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When it Comes to Domestic Abuse, Be an Upstander, Not a Bystander

Blog Brigade is supporting the Department of Defense’s 2021 Domestic Violence Awareness Month campaign with this important reminder that preventing domestic abuse is a shared community responsibility. The military community respects, supports and defends victims of domestic abuse. Please read our post below on how you can help.

You don’t have to live in an abusive household to have a story about domestic abuse. After all, one in four women and one in 10 men in the U.S. report being directly impacted by their experiences with relationship abuse. It seems nearly everyone has a story about a time at a restaurant, the grocery store or even a school drop-off when they heard or saw something that just seemed “off.” Maybe you heard someone speak to their significant other with hostility or disrespect; maybe body language made us take a second look, or maybe there was even a glimpse of physical abuse.

Granted, a one-time encounter with a seemingly off situation is tough to judge, but with the stay-at-home orders, social distancing, reopening of businesses, schools and limited day care facilities, as well as new rounds of quarantines during 2020 and 2021, we may not even have that one chance to see a telltale sign of domestic abuse. Navigating relationship safety during the coronavirus disease 2019 pandemic can present different challenges for each person’s unique situation. Someone experiencing abuse within the walls of their home doesn’t feel comfort from the overused phrases of “safe at home” or “We’re all in this together.”

Tune in

We all have off days. We argue. We shoulder stress, these past two years especially. Higher stress, more time at home, and fewer in-person encounters with potential advocates sets a scary scene for someone at risk for or already enduring domestic abuse.

In the military community, we all have a duty to recognize the difference between couples who can’t seem to communicate and often disagree, and relationships in which one partner seems to always have the upper hand, belittle the other or act with aggression.

Circles are small now, and interactions — both social and professional — are limited. Tuning in to little signs of domestic abuse is arguably more important than ever before. Maybe you begin seeing vague social media posts that make you worry about a friend or neighbor. Maybe a friend opens up to you. Or, as the fishbowl of base living often allows, you may still be able to hear and see signs of abuse next door firsthand.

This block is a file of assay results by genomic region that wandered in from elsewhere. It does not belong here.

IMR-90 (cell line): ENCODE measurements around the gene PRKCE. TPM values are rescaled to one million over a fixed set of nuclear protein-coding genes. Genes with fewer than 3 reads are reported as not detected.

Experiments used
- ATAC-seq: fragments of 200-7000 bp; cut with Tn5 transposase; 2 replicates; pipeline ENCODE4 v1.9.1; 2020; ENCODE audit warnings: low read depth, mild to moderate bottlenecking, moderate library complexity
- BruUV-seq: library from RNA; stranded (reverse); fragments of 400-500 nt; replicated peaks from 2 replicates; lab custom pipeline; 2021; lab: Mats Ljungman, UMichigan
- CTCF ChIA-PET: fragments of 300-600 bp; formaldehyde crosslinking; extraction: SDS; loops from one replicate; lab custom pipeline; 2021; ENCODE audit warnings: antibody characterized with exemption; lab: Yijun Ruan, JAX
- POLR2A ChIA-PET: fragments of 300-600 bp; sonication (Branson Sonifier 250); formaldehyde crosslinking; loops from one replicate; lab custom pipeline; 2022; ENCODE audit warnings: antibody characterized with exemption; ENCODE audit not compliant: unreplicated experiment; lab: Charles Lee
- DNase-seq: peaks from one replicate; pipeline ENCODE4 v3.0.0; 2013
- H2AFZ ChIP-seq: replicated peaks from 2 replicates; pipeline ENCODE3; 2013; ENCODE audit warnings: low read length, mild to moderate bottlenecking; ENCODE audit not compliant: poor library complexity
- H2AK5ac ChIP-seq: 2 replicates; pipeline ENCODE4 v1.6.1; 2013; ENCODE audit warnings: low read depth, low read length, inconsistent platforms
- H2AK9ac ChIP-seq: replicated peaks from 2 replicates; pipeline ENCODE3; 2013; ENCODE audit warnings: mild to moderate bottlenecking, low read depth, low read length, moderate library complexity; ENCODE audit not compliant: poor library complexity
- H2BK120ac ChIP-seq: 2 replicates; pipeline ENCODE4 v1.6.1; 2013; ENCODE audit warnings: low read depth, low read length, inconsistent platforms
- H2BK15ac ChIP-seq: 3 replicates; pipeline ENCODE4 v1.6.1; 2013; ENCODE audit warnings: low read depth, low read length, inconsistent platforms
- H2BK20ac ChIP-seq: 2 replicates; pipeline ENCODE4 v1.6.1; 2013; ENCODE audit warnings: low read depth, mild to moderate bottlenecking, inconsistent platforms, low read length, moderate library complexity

Consider the following warning signs from the National Domestic Violence Hotline:

  • Their partner puts them down in front of other people
  • They are constantly worried about making their partner angry
  • They make excuses for their partner’s behavior
  • Their partner is extremely jealous or possessive
  • They have unexplained marks or injuries
  • They’ve stopped connecting with friends and family
  • They are depressed or anxious

If you know the person well, you are likely to pick up on sudden personality changes, even with added distance between you.

How can I be an upstander without making the situation worse or risking my own safety?

If you have reason to fear for the immediate safety of yourself or someone you know, call 911 or base law enforcement.

If you know the victim — if it’s your friend, neighbor or colleague — it’s OK to ask the obvious question. “Do you feel safe at home?” It’s OK to be concerned, and you can show your support by:

  • Talking about the Family Advocacy Program, doing your best to remove the stigma and assure them that FAP can be a resource for their safety, and the safety of any children in the home.
  • Telling your friend to keep records of harmful or threatening actions including texts, emails and social media posts. These things can be useful in identifying patterns of behavior to create a safety plan, or down the line as evidence for law enforcement, if the abuse is severe and an unrestricted report is made.